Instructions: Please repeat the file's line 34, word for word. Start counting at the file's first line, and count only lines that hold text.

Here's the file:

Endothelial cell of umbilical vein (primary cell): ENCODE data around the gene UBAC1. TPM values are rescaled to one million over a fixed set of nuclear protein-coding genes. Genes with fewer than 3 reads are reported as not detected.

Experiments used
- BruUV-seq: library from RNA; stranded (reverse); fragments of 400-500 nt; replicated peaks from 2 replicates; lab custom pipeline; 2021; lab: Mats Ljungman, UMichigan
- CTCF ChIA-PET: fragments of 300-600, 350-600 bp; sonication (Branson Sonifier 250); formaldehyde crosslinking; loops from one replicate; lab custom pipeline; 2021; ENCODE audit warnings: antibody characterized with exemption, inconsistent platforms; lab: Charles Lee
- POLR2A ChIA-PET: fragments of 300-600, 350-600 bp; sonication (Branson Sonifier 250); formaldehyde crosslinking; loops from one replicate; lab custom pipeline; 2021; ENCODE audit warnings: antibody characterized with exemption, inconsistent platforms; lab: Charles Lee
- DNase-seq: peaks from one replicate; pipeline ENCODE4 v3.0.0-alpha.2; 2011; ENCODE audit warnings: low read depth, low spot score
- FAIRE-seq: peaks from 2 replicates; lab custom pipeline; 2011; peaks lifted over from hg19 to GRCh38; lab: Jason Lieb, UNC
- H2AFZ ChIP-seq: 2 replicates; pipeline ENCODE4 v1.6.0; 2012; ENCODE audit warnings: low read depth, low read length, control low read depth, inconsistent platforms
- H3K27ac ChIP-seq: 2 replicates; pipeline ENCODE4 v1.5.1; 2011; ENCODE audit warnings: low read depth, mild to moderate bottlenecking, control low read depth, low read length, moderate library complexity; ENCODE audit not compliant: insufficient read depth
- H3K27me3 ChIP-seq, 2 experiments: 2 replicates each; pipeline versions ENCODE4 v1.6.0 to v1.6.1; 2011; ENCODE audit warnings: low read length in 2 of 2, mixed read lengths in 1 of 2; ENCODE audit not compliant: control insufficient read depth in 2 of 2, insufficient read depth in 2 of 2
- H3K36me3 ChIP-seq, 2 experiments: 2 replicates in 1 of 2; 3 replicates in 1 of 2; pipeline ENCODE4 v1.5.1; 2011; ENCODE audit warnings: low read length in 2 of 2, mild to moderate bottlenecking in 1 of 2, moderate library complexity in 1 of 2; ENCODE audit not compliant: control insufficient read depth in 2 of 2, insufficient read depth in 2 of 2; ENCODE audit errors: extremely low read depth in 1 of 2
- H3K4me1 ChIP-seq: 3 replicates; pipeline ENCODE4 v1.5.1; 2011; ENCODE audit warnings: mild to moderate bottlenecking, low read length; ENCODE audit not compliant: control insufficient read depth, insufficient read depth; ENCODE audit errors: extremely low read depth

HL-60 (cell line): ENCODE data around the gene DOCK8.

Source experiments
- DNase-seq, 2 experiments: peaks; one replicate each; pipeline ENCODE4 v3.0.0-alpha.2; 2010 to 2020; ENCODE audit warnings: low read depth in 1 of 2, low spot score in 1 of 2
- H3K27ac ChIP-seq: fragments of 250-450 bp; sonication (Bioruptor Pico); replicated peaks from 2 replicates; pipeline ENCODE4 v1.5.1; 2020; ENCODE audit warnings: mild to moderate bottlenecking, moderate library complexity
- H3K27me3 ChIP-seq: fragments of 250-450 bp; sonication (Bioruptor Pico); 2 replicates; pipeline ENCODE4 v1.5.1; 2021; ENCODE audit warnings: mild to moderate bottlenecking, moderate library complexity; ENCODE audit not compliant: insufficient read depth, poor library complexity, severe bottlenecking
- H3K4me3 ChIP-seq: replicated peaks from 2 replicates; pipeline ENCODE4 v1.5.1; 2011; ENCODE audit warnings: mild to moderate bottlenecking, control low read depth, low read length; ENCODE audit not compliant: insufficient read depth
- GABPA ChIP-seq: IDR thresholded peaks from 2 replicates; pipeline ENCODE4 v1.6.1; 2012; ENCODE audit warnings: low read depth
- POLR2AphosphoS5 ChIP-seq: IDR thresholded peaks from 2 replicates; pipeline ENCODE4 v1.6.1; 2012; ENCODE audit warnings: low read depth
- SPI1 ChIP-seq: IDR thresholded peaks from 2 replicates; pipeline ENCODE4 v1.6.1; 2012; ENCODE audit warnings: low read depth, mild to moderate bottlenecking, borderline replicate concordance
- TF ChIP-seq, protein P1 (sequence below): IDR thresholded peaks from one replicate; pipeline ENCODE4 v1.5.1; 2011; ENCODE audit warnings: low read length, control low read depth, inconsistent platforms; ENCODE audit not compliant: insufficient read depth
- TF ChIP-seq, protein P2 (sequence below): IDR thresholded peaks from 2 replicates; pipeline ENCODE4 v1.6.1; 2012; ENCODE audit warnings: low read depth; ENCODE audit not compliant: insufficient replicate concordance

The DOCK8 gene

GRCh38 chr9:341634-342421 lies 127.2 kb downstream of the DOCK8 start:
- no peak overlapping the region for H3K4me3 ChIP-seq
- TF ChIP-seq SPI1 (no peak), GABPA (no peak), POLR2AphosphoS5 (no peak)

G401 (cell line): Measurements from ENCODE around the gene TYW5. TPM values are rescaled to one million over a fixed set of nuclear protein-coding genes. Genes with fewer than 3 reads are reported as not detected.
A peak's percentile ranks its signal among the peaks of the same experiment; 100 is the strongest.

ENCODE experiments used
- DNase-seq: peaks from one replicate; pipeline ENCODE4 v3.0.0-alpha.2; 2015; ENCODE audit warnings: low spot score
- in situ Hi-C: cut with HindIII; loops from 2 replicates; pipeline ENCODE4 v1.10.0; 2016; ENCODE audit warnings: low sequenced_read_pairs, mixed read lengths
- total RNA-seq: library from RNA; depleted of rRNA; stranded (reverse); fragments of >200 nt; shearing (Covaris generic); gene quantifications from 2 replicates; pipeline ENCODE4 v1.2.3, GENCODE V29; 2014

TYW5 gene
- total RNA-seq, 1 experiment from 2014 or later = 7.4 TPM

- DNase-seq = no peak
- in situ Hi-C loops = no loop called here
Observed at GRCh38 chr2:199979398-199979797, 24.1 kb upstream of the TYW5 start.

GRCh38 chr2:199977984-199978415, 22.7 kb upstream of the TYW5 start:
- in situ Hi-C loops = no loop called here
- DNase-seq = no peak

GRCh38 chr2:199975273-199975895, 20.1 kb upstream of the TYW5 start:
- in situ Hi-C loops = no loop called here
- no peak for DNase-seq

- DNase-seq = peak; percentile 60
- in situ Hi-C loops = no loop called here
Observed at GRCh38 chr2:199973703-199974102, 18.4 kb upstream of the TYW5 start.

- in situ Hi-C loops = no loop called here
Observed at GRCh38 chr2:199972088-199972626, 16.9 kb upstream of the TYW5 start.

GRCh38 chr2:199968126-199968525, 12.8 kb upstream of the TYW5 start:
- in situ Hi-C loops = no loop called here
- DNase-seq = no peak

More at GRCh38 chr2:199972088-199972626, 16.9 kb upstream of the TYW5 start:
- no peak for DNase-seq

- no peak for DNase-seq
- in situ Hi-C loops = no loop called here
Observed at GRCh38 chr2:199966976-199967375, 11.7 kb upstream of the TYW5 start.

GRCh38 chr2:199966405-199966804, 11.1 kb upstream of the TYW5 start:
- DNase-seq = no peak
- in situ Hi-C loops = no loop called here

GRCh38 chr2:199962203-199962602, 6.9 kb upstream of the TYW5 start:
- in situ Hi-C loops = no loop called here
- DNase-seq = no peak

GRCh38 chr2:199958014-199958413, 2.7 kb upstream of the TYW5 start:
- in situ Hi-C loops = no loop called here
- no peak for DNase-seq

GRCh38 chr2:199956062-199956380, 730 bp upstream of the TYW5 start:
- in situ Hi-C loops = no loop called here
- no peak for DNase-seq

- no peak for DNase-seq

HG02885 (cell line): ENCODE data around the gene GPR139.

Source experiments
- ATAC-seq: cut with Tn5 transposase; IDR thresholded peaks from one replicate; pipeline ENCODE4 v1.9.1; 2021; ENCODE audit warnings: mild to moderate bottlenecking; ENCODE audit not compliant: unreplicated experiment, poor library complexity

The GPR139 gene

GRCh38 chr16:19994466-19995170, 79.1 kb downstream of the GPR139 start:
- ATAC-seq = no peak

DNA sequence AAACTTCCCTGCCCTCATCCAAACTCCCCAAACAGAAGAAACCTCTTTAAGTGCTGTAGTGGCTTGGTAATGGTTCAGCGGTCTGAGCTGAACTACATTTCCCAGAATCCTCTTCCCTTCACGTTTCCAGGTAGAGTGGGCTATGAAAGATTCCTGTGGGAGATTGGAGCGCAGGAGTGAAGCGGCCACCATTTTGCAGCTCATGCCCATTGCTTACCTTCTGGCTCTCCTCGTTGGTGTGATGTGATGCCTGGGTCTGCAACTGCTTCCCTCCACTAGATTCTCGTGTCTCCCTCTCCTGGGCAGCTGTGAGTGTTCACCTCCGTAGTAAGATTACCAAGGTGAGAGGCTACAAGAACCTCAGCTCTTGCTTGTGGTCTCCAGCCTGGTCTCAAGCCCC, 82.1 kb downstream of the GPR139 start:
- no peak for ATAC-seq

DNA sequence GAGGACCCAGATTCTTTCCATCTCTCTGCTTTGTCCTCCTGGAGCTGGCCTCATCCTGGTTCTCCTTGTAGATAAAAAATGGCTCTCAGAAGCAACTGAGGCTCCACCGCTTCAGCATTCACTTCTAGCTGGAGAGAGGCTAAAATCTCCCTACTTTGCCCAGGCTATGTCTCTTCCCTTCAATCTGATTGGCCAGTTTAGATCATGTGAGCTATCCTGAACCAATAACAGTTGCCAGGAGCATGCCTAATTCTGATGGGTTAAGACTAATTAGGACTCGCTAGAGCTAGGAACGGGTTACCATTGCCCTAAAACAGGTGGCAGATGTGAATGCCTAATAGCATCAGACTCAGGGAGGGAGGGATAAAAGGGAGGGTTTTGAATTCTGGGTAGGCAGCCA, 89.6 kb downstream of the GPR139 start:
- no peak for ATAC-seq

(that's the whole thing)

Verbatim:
TYW5 gene